Long-nosed Leopard Lizard

Discussion in 'Nature & Wildlife' started by abraxas, Oct 18, 2008.

  1. abraxas

    abraxas No longer a newbie, moving up!

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    Gambelia wislizenii
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    I'm starting to favor these lizards over the Chuckwalla. They exhibit "freeze behavior", when threatened, meaning they just stop and don't move hoping you haven't seen them. I spent about three minutes shooting this one from my truck window. I was sure that if I opened the door to try to get some better shots, it'd bolt.

    http://digital-desert.com/wildlife/long-nosed-leopard-lizard.html
     
  2. Antarctican

    Antarctican TPF Noob!

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    Wow, wonderful job getting that detail (right down to the sun glinting off the scales on its back). You can see every little scale on it! And according to the link you provided, the lizard was probably only about 4-5 inches long. And you took the pic from your truck window? Wow! :thumbup:
     
  3. abraxas

    abraxas No longer a newbie, moving up!

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    Thank you. I think the description is a little conservative- but maybe off by an inch or so in this case. The photo in the link was taken out at Joshua Tree National Park, and the lizard there was a least a foot long, but including the tail. Very well fed.

    Also in the link, it mentions snout to "vent." The "vent" is a little closer to the end of the nose than I think one would imagine.

    [​IMG]
    This shot is the vent of a spiny lizard. Although a different species, I think the undercarriage/basic proportions are similar. Check out the snout on the spiny lizard, you can see why the long-nosed lizard is called such.

    The long-nosed lizard is very docile with its "freezing". The link shot was taken while the temperature was very cool. Being primarily herbivores, they don't like to waste energy on dashing about. They move slow in cool temperatures. I was able to get about a foot away from the linked lizard. This lighter-colored lizard was shot in about 80-85 degree temp. It was able to move pretty fast. I spotted it while driving up a sandy road, slowed down and turned the engine off. I used the window opening to brace the camera and shot a few with 18-55 on my d80, then switched to my d70 with 18-135. After a gew more shots I switched lenses on the d80 to 70-300mm, and snapped this one. I missed the dof just a little, but good enough for my purposes. I think it caught a glint off of my glass and it took off.

    Regarding the accuracy in the link, I find it interesting that the page says they are not active past August, yet this was spotted in the middle of October. I've spoke to a couple biologists about things I've seen that vary from documented behavior, and have been told, "We don't know everything, and rely on your personal observances." Last year I spotted a Mojave fringe-toed lizard that was a good 2.5-3 inches longer (snout to vent) than the average size documented. Not earth-shaking stuff, but sometimes way out there, there is nothing better to do. Hm, I wonder what they taste like?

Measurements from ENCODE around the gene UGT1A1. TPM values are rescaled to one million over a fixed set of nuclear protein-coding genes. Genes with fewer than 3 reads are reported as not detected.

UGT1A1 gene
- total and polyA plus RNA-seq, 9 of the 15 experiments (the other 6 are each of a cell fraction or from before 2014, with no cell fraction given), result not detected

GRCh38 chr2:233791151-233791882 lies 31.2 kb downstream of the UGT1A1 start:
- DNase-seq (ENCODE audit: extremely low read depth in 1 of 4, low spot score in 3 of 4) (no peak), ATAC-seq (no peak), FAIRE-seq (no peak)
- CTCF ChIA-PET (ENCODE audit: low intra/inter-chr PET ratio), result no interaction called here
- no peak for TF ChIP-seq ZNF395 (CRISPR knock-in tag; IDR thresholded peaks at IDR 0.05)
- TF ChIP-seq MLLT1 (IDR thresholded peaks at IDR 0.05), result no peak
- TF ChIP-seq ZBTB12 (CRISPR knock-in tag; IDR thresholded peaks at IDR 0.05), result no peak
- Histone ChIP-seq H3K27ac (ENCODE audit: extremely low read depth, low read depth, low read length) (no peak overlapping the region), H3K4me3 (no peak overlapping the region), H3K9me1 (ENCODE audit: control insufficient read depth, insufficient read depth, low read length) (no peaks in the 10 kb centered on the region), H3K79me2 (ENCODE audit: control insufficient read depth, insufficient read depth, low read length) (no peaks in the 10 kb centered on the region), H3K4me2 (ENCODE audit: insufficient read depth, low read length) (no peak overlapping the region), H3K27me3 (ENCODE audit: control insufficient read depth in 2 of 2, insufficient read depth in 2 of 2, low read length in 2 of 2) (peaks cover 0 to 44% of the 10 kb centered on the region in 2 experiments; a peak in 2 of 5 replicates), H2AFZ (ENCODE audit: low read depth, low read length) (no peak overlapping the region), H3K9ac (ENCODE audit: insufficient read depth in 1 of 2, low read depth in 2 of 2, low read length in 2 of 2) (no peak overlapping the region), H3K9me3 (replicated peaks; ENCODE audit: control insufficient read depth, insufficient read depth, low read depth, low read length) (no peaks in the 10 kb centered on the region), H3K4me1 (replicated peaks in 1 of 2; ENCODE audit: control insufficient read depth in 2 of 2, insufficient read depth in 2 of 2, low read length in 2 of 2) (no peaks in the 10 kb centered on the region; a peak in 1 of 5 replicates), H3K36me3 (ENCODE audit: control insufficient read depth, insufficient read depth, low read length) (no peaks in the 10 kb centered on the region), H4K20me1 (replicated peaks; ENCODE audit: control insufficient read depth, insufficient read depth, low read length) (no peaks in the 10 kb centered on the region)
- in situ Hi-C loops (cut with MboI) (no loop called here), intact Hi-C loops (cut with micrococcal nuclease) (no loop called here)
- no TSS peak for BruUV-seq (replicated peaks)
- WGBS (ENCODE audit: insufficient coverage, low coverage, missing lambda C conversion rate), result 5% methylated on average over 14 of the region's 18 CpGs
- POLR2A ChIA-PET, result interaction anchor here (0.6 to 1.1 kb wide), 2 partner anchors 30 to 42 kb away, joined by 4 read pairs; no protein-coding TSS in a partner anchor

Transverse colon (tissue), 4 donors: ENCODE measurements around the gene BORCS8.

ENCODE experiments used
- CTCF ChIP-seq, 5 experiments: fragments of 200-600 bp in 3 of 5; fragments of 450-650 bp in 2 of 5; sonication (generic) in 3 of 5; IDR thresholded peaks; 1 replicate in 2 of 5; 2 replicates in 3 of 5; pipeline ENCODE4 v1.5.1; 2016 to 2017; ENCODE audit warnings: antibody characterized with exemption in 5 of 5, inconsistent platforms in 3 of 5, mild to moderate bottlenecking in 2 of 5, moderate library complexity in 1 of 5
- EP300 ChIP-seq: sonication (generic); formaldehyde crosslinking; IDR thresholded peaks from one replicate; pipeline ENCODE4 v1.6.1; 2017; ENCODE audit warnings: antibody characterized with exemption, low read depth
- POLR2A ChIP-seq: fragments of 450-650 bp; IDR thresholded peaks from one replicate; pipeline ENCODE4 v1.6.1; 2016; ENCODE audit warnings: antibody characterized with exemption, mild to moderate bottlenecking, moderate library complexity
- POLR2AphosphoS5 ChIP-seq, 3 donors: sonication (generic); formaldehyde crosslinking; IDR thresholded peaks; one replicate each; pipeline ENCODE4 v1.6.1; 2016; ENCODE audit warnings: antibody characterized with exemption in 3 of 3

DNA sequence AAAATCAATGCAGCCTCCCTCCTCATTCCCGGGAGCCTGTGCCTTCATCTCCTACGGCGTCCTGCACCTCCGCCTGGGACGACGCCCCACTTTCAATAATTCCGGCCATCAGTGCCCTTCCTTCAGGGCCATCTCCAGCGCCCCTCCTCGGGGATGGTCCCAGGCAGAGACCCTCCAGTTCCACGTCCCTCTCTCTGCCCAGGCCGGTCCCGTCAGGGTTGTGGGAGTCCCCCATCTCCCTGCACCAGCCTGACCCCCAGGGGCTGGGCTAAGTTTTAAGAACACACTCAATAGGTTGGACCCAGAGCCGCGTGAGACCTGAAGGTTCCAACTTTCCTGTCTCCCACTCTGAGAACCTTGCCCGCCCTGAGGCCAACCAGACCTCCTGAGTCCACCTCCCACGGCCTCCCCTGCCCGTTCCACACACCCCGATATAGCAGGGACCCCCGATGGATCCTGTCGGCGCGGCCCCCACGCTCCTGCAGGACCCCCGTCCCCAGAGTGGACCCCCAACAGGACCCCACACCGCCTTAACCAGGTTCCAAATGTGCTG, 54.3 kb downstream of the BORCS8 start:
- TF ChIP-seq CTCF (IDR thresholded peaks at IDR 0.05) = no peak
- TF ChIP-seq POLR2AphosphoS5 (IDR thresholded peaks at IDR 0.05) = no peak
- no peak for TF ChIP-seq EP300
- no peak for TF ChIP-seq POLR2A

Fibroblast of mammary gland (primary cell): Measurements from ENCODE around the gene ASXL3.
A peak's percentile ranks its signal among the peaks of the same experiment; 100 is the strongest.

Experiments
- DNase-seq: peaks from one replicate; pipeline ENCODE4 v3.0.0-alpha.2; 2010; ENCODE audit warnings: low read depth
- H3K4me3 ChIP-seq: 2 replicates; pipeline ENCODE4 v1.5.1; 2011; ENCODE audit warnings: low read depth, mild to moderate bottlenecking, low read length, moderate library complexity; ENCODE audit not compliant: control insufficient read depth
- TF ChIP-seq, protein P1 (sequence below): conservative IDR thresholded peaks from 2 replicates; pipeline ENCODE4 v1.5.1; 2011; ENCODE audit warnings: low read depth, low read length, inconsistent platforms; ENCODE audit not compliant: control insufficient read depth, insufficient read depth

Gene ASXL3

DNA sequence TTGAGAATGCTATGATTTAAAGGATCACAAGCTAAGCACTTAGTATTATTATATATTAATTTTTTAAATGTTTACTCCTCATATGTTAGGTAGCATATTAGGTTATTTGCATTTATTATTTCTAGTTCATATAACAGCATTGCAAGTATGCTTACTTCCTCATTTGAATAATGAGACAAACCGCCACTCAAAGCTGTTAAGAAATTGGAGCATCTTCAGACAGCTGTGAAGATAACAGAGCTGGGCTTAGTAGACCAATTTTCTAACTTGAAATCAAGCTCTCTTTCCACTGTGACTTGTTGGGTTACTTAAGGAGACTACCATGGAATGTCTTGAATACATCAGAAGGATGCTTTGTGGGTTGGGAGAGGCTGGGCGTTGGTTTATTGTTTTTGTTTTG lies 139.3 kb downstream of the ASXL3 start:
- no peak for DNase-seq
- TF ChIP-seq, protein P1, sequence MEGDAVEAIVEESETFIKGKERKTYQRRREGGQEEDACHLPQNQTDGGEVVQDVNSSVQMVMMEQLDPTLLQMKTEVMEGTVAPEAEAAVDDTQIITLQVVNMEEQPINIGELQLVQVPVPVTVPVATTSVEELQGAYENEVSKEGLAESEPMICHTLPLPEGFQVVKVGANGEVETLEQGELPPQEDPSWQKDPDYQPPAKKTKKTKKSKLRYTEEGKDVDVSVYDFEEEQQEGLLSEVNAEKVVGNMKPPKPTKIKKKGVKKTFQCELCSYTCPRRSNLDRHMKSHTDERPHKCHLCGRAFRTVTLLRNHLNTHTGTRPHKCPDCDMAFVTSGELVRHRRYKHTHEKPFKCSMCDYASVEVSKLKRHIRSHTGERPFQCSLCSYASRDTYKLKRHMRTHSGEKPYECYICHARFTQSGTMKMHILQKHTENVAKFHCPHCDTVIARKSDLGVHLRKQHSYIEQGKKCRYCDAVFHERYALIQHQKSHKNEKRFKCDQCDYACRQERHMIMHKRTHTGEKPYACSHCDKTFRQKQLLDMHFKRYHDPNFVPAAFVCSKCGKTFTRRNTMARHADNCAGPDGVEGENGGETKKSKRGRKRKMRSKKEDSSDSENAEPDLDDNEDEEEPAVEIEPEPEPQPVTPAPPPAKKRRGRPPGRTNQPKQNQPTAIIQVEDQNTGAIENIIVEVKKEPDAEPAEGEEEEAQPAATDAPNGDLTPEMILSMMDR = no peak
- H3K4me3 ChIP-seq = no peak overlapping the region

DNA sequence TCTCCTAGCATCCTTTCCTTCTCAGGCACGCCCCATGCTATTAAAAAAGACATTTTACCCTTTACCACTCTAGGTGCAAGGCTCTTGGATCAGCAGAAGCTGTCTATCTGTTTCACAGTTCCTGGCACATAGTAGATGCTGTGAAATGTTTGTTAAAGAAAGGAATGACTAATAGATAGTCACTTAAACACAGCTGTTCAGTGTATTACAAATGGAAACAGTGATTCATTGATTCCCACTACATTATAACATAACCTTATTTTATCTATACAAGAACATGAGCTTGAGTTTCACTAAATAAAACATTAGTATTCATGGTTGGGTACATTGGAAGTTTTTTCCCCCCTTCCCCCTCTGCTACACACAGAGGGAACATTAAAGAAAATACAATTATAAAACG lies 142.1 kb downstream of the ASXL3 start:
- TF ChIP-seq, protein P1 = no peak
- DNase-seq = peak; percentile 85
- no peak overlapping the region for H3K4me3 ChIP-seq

4. Antarctican

    Antarctican TPF Noob!

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    I'd say 'chicken'! :lol:

    Thanks for all that info and the links. Interesting stuff, and I appreciate you providing it.
     
  5. abraxas

    abraxas No longer a newbie, moving up!

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    That's cool, around here I don't get much chance to use it. The people I know that are into it know infinitely more than me and the rest don't care- so thanks for reading and saying something :)

    Chicken eh? A couple years ago the taste of rattlesnake was discussed during a group camping trip. Of course it was brought up that they probably taste like chicken. Some in the group claimed that they'd try it. I said, "you are what you eat. I'd surmise that since rattlesnakes ate rabbits, rats, pets and kids that wandered away from the campsite, snakes would most likely taste like rabbits, rats, pets and kids." We all agreed we'd still try it anyhow, but not one kid wandered away from the campsite.
     
  6. Antarctican

    Antarctican TPF Noob!

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    :biglaugh:



    I've tasted rattlesnake (a long long time ago, on a dare), and it tasted like chicken. As I recall, it looked like it too...it looked like fried white meat.
     
  7. abraxas

    abraxas No longer a newbie, moving up!

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    Chicken it is then :)

    I'm thinking my next barbeque I'll be serving chicken that I'll tell everyone is lizard.
     

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